Peter laughed aloud, throwing his arm over Edmund's shoulders and pulling him close. They all laughed with as much joy as relief and Oreius wondered if these two knew, truly knew, how much they and their sisters meant to Narnia. But a fortnight ago a century-long winter had ravaged the land. A week ago Oreius and three of the officers here in the courtyard had been statues of stone. And by their very presence and the strength of their love, these brothers and their sisters had broken an enchantment dark and deep and helped overthrow a sorceress that had challenged the might of Aslan himself. Would they truly ever understand? Did he want them to? Would Peter ever know why Oreius and Bellone the Rhinoceros had sacrificed themselves for him? Did they know that to Narnia, they were the very embodiment of hope?
Across from him, holding King Edmund's helmet and gloves, Celer gave him a swift look. They were thinking along the same lines if the Faun's expression was any indication.
He looked down at Edmund's dark head as the young king elbowed his brother playfully. Edmund, the traitor, who had caused so much grief. Edmund, whom Aslan had forgiven, whose place on the Stone Table he had taken. Edmund, who had disobeyed his king in order to destroy the White Witch's greatest weapon. Edmund, who sacrificed himself to save his brother. King Edmund the Just, who had learned a mighty lesson he would carry all his days.
Yes, they understood. They understood far beyond their years. And Oreius knew that he must never, never underestimate them, children though they may be.
"Oreius?" wondered Peter, his blue eyes wide with concern. He lowered his goblet while beside him, Edmund was no less anxious.
He shook himself, flicking his tail and avoiding Celer's eye. "I was lost in my thoughts a moment, Your Majesty."
"Is everything alright?"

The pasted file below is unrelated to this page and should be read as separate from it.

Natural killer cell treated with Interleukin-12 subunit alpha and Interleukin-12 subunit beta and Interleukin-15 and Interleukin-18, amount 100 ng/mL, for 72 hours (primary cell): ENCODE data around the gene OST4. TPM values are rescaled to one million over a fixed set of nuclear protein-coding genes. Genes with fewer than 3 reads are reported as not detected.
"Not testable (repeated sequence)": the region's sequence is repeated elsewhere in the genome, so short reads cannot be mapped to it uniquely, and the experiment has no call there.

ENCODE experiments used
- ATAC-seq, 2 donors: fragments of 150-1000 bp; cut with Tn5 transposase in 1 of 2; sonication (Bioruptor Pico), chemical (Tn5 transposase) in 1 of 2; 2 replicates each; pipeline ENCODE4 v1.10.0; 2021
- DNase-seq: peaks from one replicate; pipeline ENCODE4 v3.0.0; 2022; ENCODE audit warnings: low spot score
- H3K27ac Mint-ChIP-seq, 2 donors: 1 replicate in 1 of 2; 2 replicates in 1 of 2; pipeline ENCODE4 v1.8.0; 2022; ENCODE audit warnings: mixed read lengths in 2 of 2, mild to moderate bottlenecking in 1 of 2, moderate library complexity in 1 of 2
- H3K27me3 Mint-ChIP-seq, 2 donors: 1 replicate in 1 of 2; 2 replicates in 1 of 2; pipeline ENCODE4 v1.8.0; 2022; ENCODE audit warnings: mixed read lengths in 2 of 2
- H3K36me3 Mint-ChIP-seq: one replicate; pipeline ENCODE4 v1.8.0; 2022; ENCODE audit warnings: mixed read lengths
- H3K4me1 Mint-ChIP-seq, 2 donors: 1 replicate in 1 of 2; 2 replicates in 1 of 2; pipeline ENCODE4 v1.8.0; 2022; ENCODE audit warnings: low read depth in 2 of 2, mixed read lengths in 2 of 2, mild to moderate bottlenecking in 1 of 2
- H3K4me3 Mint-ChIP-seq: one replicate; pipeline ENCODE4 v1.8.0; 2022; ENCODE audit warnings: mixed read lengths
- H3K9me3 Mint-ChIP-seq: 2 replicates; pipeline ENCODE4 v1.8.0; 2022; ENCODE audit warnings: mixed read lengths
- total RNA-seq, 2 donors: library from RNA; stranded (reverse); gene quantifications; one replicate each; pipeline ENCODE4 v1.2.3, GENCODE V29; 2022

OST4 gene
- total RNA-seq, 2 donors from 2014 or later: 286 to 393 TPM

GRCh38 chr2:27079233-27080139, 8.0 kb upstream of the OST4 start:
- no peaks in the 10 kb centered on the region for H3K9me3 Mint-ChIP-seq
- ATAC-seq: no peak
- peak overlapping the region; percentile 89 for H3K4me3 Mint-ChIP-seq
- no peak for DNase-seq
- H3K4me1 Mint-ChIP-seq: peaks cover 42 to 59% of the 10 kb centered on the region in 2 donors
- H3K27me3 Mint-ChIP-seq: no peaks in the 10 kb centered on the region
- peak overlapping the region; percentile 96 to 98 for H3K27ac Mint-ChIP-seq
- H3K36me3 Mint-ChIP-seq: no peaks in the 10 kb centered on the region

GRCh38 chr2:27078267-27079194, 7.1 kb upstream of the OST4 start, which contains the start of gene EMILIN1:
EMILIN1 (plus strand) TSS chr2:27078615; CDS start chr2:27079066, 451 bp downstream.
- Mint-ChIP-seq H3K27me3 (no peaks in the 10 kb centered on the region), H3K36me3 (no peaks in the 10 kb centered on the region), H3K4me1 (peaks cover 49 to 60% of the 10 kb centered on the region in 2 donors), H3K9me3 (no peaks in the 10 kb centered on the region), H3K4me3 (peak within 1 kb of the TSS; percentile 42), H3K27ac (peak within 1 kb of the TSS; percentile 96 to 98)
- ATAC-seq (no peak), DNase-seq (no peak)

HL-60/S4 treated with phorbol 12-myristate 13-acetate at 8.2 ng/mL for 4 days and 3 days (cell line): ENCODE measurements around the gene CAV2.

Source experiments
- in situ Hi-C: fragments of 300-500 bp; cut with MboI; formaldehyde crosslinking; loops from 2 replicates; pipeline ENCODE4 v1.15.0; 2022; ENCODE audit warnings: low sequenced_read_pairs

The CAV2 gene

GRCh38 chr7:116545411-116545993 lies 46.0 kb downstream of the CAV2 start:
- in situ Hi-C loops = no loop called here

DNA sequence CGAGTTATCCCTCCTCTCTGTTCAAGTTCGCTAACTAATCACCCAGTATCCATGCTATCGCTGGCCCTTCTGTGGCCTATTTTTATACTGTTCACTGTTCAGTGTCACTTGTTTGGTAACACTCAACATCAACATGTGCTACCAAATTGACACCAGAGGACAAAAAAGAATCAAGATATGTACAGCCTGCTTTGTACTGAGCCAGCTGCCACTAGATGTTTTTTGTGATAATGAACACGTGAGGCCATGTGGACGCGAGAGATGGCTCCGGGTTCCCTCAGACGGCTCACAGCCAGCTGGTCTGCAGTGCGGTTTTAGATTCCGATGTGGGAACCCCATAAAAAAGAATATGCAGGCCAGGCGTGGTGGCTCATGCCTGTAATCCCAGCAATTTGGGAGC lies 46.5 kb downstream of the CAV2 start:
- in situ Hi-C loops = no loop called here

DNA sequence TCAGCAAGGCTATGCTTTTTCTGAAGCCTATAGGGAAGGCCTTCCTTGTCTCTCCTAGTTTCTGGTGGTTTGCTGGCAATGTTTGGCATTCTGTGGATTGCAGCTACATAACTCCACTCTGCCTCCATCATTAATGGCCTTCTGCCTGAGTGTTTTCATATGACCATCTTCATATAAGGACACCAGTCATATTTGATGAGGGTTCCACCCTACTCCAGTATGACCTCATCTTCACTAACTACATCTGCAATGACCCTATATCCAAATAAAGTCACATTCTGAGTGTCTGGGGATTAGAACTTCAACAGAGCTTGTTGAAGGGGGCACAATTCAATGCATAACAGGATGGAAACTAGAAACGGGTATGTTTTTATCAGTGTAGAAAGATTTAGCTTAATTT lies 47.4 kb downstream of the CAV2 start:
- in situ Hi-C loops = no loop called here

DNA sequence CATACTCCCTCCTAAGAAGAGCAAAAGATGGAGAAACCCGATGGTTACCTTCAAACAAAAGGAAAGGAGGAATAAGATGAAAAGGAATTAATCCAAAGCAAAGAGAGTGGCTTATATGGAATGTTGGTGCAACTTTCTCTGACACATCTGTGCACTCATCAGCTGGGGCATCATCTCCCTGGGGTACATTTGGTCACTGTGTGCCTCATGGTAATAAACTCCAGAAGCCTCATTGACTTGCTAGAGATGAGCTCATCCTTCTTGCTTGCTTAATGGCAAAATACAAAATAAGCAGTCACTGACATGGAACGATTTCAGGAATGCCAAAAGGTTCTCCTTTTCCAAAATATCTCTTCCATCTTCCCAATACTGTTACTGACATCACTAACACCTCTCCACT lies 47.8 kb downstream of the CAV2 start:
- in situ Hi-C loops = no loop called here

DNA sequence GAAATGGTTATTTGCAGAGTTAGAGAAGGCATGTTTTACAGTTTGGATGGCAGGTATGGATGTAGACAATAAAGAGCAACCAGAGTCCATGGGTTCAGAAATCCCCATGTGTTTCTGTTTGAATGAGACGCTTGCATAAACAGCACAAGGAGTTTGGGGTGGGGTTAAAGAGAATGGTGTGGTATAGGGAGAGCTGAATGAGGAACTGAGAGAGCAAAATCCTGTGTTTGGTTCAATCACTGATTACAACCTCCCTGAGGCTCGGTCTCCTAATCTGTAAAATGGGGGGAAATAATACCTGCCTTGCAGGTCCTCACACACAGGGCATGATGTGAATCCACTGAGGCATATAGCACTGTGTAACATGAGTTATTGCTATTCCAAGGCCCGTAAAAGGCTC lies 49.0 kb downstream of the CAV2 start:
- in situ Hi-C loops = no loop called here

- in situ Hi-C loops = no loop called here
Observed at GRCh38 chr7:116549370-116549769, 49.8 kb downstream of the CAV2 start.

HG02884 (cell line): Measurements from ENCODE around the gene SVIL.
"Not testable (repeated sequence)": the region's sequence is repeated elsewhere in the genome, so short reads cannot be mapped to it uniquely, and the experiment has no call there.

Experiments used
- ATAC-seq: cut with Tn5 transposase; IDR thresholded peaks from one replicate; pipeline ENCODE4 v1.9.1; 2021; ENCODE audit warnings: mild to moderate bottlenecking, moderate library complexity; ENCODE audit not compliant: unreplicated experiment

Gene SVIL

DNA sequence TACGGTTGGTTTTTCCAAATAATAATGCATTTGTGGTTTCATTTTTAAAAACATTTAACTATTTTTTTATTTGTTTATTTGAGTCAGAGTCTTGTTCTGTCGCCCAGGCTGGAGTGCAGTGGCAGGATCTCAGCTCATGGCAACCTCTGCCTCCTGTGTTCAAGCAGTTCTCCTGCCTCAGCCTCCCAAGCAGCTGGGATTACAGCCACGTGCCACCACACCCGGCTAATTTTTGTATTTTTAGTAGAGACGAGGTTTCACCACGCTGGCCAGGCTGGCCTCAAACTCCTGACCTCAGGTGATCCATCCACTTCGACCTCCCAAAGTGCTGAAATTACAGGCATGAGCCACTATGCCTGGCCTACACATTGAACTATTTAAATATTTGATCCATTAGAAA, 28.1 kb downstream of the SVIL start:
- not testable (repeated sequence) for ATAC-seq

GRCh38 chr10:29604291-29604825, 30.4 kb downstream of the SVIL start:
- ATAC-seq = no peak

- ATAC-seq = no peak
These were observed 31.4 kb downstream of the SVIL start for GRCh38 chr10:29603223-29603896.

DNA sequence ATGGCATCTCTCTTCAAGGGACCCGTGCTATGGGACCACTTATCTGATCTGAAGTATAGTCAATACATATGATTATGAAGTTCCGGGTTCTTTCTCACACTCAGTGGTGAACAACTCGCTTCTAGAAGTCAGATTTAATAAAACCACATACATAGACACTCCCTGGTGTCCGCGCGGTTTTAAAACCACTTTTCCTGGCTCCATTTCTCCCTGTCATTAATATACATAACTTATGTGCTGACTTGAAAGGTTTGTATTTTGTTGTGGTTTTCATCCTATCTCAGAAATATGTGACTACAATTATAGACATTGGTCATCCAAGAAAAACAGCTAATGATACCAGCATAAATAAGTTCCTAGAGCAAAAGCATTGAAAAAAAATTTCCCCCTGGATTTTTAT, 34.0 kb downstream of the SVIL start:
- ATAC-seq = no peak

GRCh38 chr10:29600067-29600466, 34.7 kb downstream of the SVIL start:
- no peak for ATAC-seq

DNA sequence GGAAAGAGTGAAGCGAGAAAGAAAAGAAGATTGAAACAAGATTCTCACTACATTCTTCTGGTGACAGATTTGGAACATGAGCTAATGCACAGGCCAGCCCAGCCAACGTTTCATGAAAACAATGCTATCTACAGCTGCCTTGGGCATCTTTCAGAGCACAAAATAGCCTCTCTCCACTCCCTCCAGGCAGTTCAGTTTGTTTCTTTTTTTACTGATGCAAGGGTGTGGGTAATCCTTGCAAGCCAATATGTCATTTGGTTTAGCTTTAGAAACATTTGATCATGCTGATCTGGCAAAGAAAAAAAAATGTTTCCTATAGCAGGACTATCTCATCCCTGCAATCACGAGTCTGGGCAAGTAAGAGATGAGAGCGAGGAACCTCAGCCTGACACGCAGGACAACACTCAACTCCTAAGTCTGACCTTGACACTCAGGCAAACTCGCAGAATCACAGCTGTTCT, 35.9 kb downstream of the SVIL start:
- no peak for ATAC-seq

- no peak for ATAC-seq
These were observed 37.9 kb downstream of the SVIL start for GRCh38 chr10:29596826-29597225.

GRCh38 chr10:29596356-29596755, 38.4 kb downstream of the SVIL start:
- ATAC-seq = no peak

He leaned down closer to them, letting his affection show as he placed one hand on Peter's shoulder, the other on Edmund's. "Now that you and your sisters sit on the Four Thrones, Your Majesties, all is very well indeed for myself and for Narnia." A moment later he hardened his features, their instructor once again. "Tomorrow at dawn."
They both groaned and he smacked them on their arms, knocking them together lightly.
They groaned louder, laughing now, and around them the warriors of Narnia's army laughed with them. Peter looked down at his brother ruefully.
"It's better than algebra, Ed."
"I'll take your word for it. Breakfast?" he asked hopefully.
"Definitely," Peter agreed. He looked at Oreius, his eyes bright. "Dawn, then, Oreius, with shields."
"And get some sleep tonight," Celer added.
"Tonight?" asked Edmund under his breath as they collected their helmets and gloves. "I think I could sleep right now."
Peter grinned mischievously. "Lucy and Su won't let you. Besides, you can't eat if you're asleep. Come on! Race you!"
The High King darted through the archway. Behind him, Edmund let out a disgruntled cry and set off after him at a run, shouting for him to stop.
Watching them leave the courtyard, Oreius nodded to two of the Dwarf archers and a Cougar standing guard to follow and escort them back to the palace. Beside him, Celer smiled.
"We have been blessed," stated the Faun quietly, to the approval of all who heard.
"We have indeed," agreed Oreius.